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review added: 7/18/00



Switchblade Sisters
1974 (2000) - Rolling Thunder (Buena Vista)

review by Todd Doogan of The Digital Bits

Switchblade Sisters Film Rating: C+

Disc Ratings (Video/Audio/Extras): A-/B-/B

Specs and Features

90 mins, NR, letterboxed widescreen (1.85:1), single-sided, dual-layered (extra layer for additional material), audio commentary by director Jack Hill and Quentin Tarantino, intro and outro by Tarantino about the film's history and impact, 7 theatrical trailers (for Coffy, Foxy Brown, The Swinging Cheerleaders, Spider Baby, The Big Doll House, The Big Bird Cage, The Soceress), clips from Spider Baby and Pit Stop, reel of text reviews for Spider Baby, Hill's student film The Host, film themed menu screens, scene access (19 chapters), languages: English (DD mono), subtitles: none, Closed Captioned

Cop: "Let me give you some advice…"

Maggie: "No. Let me give you some advice, cop. You can beat us, chain us, lock us up. But we're gonna be back! Understand? And when we do, cop, you better keep your ass off our turf or we'll blow it off! Ya dig? It's Jezebels, cop -- remember that name. We'll be back!"

Rolling Thunder's first DVD (second if you go alphabetically next to Mighty Peking Man) Switchblade Sisters, not only preserves a great B-grade film, it preserves an era in filmmaking - the exploitation film. Exploitation films serve only a few purposes. You can laugh at their serious attempts at drama, you can marvel at their gratuitous use of the female form, and you can earn big bucks making them. That's not to say there is anything wrong with exploitation films. Some of the best filmmakers in the industry got started making exploitation films. Consider this: Jonathan Demme started with Caged Heat, Martin Scorsese made Boxcar Bertha and Francis Ford Coppola made Dementia 13. All were great films, and all foreshadowed a new generation of filmmakers. Jack Hill wasn't lucky enough to actually get out of the exploitation niche, but he did make some of the best of the breed. Spider Baby, Foxy Brown and Switchblade Sisters all came from this talented filmmaker's lens. And if Quentin Tarantino has his way, you will appreciate this filmmaker just as much as he does.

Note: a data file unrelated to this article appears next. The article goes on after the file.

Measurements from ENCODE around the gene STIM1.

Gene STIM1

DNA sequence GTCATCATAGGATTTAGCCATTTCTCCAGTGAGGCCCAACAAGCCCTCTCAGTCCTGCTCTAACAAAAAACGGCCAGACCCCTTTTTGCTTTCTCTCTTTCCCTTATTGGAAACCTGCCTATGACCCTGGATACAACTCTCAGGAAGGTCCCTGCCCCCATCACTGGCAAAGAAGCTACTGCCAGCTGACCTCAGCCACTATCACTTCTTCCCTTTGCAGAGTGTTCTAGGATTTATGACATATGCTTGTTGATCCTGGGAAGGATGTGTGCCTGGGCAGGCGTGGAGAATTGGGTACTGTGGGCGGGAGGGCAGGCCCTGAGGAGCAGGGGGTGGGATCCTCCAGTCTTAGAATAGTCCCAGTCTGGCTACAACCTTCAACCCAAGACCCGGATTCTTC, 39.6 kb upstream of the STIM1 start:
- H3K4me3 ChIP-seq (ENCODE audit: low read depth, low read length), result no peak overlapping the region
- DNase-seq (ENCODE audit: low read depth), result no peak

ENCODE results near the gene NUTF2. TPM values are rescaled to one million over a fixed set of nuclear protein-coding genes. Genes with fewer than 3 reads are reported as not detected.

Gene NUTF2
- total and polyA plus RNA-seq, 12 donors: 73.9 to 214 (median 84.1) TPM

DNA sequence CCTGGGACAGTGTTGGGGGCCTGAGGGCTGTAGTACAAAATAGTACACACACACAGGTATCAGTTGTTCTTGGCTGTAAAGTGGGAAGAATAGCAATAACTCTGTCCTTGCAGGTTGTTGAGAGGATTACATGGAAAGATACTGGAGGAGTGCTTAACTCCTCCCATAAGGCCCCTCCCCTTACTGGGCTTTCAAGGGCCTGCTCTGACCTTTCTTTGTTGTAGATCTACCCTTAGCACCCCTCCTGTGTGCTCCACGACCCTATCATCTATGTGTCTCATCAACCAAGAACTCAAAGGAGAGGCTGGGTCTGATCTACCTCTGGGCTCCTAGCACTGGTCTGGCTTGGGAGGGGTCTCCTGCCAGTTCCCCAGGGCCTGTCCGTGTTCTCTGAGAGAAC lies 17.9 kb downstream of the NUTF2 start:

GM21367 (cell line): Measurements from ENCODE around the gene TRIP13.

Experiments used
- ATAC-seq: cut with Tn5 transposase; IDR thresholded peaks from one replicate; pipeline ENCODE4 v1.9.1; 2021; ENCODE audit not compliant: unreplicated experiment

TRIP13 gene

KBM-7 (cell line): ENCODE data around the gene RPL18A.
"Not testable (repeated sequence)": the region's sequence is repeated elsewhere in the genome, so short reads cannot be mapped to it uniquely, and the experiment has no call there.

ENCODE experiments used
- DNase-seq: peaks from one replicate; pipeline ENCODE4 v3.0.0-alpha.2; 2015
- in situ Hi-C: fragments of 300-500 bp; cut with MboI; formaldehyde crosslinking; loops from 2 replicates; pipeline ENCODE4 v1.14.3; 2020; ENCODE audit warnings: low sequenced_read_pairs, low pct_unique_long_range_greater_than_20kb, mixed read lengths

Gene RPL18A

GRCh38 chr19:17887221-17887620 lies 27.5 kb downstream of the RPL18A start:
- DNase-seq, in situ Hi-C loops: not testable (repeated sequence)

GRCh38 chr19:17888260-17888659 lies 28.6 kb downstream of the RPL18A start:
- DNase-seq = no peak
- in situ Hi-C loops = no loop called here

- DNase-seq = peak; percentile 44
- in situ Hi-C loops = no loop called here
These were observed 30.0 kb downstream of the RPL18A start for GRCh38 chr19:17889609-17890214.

Switchblade Sisters is fun, it's passionate and it's actually a damn good movie (in the good bad movie mode). It's the epic story of a gang of women who rise up and squash everyone in their path. The Silver Daggers are one of America's heaviest gangs. They rob, they pillage and they party. But behind every great gang is a greater gang of women. In this case, they are the Dagger Debs. Led by Lace, these femme fatals rob harder, pillage more frequently and they party way more heartily than their male counterparts. One day, these ladies bump into Maggie, and after they attempt to kill her, they realize she may be able to hold her own amongst them. She fortifies this when the Debs spend the night in a jail controlled by a tough lesbian guard who wants a piece of Maggie. After the Debs beat the hell out of the guard, they embrace Maggie as one of their own and a new family is born. Things aren't all good, as we find when Lace's boyfriend Dom wants to initiate Maggie into the fold personally. The new dynamic is threatened even further when Lace's right hand chick, Patch, starts to Otelletically whisper in Lace's ear about alliances both real and imagined. Things begin to spiral out of control. New questions emerge when Maggie changes the gang's name to the Jezebels and calls for an all out street war in the name of honor, truth and everything holy. Will Maggie and Lace stay friends? Will Bunny ever figure out she's being undersold? When did the Daggers beat the Sweathogs to take control?